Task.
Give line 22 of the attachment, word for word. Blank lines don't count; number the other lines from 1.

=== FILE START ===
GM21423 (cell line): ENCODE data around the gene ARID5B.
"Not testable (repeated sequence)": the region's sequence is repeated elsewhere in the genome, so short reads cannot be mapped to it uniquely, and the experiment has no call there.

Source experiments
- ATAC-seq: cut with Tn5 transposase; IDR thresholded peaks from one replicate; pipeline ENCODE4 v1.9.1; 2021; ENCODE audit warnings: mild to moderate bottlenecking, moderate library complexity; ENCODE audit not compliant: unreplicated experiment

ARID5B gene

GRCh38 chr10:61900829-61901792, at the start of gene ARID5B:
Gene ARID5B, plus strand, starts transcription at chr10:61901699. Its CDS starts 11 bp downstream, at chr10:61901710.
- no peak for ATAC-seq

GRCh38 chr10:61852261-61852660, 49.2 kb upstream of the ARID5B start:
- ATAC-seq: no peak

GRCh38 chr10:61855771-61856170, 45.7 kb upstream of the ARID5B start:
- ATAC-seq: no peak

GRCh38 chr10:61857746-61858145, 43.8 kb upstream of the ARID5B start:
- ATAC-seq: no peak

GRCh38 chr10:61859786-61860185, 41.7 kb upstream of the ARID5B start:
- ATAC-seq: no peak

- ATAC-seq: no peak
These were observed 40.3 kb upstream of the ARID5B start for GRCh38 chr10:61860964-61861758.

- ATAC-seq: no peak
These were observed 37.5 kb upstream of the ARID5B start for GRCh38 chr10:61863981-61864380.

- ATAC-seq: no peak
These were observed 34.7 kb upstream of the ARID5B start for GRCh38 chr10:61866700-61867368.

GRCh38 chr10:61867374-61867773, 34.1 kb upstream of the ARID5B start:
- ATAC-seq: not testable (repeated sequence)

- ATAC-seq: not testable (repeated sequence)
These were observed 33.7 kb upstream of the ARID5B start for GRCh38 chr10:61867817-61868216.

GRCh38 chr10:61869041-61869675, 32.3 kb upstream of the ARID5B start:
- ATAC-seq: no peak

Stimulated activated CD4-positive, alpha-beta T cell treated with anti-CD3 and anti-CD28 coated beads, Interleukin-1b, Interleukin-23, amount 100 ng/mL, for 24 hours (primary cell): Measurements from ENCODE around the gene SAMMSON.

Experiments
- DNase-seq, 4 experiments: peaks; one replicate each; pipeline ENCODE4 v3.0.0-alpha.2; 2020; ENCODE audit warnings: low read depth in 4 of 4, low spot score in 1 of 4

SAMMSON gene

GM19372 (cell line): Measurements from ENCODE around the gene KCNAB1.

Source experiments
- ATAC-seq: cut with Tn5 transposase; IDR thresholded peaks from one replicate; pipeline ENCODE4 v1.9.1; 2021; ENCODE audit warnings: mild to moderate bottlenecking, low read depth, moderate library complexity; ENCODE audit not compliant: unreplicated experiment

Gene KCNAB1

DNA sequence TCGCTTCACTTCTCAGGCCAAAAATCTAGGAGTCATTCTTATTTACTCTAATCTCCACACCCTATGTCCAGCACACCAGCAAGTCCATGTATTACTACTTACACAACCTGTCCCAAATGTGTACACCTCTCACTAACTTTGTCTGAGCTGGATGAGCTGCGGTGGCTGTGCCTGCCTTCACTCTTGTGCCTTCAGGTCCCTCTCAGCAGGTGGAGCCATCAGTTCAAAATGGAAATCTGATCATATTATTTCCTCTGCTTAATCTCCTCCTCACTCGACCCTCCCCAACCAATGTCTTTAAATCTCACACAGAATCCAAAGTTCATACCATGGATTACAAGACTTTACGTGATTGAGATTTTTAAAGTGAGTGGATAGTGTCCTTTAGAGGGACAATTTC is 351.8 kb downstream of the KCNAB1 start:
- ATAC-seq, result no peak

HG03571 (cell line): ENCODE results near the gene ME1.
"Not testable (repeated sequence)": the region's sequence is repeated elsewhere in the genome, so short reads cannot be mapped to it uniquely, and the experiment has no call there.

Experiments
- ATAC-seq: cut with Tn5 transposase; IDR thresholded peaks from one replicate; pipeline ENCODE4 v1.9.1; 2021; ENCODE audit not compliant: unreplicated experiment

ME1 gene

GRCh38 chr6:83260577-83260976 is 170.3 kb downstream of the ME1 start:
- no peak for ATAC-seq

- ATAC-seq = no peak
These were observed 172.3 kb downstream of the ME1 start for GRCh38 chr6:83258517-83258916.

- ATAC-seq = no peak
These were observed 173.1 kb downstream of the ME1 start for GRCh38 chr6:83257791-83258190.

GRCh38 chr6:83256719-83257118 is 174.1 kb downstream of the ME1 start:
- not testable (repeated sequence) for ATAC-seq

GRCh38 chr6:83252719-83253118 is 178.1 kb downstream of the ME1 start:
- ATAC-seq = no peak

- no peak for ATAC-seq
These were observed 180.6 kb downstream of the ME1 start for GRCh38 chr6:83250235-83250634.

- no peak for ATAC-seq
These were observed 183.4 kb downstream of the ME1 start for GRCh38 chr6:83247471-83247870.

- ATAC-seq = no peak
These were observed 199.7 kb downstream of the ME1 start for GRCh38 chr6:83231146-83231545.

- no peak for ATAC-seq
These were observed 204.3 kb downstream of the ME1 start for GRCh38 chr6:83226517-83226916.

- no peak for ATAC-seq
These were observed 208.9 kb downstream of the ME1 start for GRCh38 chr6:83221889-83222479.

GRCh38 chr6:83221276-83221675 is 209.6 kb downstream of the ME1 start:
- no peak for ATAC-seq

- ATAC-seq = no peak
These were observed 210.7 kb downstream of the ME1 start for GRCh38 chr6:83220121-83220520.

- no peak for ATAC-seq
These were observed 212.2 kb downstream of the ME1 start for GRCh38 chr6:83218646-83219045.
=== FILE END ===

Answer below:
These were observed 34.7 kb upstream of the ARID5B start for GRCh38 chr10:61866700-61867368.